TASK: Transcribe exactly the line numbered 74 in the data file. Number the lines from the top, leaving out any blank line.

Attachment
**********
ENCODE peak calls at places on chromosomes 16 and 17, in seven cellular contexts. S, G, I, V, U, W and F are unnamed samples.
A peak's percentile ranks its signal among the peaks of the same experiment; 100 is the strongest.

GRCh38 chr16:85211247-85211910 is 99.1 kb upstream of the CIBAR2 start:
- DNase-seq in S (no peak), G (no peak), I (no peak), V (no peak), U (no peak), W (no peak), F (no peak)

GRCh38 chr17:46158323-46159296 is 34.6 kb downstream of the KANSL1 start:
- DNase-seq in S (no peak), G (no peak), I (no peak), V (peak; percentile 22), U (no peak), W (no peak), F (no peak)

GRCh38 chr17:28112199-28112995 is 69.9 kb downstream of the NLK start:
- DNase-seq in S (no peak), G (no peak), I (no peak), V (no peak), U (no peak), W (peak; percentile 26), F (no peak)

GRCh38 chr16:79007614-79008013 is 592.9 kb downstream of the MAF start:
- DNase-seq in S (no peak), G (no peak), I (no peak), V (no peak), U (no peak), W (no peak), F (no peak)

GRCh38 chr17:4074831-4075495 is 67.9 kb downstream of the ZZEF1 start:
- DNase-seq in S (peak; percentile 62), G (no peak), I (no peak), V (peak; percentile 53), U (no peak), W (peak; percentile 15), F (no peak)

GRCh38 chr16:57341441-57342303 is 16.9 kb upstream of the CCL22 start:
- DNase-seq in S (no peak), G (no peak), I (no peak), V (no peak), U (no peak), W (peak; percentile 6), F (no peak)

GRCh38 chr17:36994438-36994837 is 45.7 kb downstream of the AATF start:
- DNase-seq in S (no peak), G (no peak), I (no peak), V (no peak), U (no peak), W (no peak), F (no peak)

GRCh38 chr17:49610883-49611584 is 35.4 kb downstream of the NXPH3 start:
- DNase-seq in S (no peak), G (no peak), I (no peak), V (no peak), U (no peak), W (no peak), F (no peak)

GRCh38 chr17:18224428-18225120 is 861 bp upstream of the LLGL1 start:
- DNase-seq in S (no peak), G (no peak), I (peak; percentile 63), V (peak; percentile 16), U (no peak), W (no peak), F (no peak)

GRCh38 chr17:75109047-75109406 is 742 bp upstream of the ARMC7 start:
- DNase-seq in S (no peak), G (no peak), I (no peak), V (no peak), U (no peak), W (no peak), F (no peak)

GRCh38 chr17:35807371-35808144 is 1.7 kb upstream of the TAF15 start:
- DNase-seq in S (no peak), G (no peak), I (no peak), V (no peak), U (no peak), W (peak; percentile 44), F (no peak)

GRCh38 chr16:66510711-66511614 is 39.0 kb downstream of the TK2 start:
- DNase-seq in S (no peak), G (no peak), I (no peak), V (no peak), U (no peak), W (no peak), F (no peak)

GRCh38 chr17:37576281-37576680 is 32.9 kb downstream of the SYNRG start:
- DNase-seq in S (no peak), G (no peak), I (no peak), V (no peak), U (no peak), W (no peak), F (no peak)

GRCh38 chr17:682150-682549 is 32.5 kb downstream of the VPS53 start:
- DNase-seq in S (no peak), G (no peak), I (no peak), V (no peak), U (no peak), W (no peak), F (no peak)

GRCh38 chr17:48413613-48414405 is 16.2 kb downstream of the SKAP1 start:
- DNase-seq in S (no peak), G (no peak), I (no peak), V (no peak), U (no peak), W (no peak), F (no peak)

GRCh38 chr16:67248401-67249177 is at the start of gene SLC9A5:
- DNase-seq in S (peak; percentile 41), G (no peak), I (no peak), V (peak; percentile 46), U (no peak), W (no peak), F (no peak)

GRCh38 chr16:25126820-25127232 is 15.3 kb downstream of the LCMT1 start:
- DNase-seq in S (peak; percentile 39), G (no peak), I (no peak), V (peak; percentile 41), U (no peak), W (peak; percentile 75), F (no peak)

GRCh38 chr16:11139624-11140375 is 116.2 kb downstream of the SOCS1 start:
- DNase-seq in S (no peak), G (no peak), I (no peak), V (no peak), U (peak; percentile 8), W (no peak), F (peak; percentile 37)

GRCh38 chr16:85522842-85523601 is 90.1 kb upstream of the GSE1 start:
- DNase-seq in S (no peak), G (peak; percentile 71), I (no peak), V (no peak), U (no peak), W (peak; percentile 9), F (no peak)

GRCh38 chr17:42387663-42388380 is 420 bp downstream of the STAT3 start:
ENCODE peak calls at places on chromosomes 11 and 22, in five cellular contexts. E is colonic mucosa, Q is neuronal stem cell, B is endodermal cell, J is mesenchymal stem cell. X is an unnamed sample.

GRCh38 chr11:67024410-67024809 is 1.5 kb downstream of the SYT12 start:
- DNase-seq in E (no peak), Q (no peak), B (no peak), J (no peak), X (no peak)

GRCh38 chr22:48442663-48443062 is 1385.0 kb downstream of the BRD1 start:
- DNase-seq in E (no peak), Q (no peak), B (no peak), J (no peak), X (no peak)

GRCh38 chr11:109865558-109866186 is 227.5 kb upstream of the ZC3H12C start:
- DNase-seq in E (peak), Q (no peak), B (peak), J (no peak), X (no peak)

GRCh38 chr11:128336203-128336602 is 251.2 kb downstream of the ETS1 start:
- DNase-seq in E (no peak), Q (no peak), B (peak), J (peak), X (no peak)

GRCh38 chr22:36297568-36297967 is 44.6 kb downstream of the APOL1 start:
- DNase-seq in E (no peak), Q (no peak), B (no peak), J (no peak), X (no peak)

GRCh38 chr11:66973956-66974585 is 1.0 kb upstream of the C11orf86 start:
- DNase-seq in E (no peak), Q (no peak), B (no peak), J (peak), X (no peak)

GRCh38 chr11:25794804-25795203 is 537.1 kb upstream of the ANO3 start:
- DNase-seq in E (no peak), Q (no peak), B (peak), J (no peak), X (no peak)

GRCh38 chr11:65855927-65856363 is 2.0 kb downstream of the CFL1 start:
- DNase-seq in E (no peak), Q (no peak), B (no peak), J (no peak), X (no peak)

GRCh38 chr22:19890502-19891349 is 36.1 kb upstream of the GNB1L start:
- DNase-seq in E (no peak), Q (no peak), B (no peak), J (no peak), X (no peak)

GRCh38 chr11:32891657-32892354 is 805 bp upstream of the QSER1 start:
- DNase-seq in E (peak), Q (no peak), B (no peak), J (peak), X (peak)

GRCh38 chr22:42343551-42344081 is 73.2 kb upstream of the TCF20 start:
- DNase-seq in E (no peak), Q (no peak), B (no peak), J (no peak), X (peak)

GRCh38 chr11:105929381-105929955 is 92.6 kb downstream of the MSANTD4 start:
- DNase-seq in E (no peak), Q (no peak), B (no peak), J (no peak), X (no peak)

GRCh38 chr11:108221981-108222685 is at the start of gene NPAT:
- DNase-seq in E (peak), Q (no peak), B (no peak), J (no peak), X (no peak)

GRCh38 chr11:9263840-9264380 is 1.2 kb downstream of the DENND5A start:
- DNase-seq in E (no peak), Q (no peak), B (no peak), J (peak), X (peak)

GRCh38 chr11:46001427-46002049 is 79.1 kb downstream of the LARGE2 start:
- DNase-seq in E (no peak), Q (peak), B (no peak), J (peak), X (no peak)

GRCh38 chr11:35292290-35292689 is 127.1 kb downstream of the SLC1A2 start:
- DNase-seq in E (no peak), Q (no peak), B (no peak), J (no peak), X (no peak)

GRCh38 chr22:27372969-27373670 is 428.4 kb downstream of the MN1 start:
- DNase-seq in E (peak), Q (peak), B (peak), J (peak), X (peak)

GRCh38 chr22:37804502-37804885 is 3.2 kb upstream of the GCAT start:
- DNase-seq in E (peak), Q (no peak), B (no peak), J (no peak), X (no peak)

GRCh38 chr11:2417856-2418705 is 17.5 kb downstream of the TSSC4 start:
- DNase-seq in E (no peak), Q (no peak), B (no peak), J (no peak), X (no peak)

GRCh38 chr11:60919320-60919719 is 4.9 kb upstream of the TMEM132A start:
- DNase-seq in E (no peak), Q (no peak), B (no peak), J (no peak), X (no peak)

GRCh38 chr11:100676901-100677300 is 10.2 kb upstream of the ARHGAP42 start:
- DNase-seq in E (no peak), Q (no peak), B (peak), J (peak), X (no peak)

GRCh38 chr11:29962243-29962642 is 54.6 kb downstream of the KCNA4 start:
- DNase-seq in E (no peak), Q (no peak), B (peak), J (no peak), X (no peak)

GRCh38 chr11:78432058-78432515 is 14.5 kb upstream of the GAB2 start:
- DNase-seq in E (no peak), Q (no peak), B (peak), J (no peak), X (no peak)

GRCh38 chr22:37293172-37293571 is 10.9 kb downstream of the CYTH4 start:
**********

- DNase-seq in E (no peak), Q (no peak), B (no peak), J (no peak), X (no peak)